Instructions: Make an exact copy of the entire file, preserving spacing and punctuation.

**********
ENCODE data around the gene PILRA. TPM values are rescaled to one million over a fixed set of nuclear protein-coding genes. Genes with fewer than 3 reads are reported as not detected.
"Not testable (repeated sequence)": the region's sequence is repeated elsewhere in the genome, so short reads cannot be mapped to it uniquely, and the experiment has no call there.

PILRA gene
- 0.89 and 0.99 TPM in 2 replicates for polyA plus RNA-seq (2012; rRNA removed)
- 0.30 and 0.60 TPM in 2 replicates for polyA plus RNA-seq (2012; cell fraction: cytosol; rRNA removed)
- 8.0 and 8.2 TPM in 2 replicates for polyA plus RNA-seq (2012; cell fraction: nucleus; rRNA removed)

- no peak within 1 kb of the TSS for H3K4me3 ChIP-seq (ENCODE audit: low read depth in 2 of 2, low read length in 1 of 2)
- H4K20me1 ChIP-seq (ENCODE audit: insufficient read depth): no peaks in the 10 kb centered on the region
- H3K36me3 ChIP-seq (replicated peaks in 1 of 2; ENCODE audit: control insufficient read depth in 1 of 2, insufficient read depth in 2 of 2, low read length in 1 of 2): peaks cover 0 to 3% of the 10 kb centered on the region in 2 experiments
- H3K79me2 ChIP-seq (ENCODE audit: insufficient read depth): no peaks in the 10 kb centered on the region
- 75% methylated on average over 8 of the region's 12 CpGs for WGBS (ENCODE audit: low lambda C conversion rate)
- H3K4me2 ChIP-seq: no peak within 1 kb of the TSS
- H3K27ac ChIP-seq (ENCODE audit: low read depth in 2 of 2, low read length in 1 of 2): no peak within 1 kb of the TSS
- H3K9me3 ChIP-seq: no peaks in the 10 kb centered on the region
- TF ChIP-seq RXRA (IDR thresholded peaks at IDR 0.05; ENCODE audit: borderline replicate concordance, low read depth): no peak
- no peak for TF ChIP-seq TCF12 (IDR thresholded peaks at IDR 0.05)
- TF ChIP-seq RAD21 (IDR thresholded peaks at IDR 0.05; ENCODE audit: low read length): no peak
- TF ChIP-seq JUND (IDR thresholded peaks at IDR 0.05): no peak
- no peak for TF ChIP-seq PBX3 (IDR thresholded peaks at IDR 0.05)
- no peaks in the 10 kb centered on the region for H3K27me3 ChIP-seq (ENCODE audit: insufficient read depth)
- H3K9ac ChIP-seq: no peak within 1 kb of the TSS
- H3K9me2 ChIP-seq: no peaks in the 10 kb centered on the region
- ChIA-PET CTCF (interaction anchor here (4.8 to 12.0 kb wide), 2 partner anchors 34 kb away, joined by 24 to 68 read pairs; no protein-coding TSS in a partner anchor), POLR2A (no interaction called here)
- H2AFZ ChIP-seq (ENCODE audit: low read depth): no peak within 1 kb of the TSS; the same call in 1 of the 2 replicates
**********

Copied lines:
ENCODE data around the gene PILRA. TPM values are rescaled to one million over a fixed set of nuclear protein-coding genes. Genes with fewer than 3 reads are reported as not detected.
"Not testable (repeated sequence)": the region's sequence is repeated elsewhere in the genome, so short reads cannot be mapped to it uniquely, and the experiment has no call there.

PILRA gene
- 0.89 and 0.99 TPM in 2 replicates for polyA plus RNA-seq (2012; rRNA removed)
- 0.30 and 0.60 TPM in 2 replicates for polyA plus RNA-seq (2012; cell fraction: cytosol; rRNA removed)
- 8.0 and 8.2 TPM in 2 replicates for polyA plus RNA-seq (2012; cell fraction: nucleus; rRNA removed)

- no peak within 1 kb of the TSS for H3K4me3 ChIP-seq (ENCODE audit: low read depth in 2 of 2, low read length in 1 of 2)
- H4K20me1 ChIP-seq (ENCODE audit: insufficient read depth): no peaks in the 10 kb centered on the region
- H3K36me3 ChIP-seq (replicated peaks in 1 of 2; ENCODE audit: control insufficient read depth in 1 of 2, insufficient read depth in 2 of 2, low read length in 1 of 2): peaks cover 0 to 3% of the 10 kb centered on the region in 2 experiments
- H3K79me2 ChIP-seq (ENCODE audit: insufficient read depth): no peaks in the 10 kb centered on the region
- 75% methylated on average over 8 of the region's 12 CpGs for WGBS (ENCODE audit: low lambda C conversion rate)
- H3K4me2 ChIP-seq: no peak within 1 kb of the TSS
- H3K27ac ChIP-seq (ENCODE audit: low read depth in 2 of 2, low read length in 1 of 2): no peak within 1 kb of the TSS
- H3K9me3 ChIP-seq: no peaks in the 10 kb centered on the region
- TF ChIP-seq RXRA (IDR thresholded peaks at IDR 0.05; ENCODE audit: borderline replicate concordance, low read depth): no peak
- no peak for TF ChIP-seq TCF12 (IDR thresholded peaks at IDR 0.05)
- TF ChIP-seq RAD21 (IDR thresholded peaks at IDR 0.05; ENCODE audit: low read length): no peak
- TF ChIP-seq JUND (IDR thresholded peaks at IDR 0.05): no peak
- no peak for TF ChIP-seq PBX3 (IDR thresholded peaks at IDR 0.05)
- no peaks in the 10 kb centered on the region for H3K27me3 ChIP-seq (ENCODE audit: insufficient read depth)
- H3K9ac ChIP-seq: no peak within 1 kb of the TSS
- H3K9me2 ChIP-seq: no peaks in the 10 kb centered on the region
- ChIA-PET CTCF (interaction anchor here (4.8 to 12.0 kb wide), 2 partner anchors 34 kb away, joined by 24 to 68 read pairs; no protein-coding TSS in a partner anchor), POLR2A (no interaction called here)
- H2AFZ ChIP-seq (ENCODE audit: low read depth): no peak within 1 kb of the TSS; the same call in 1 of the 2 replicates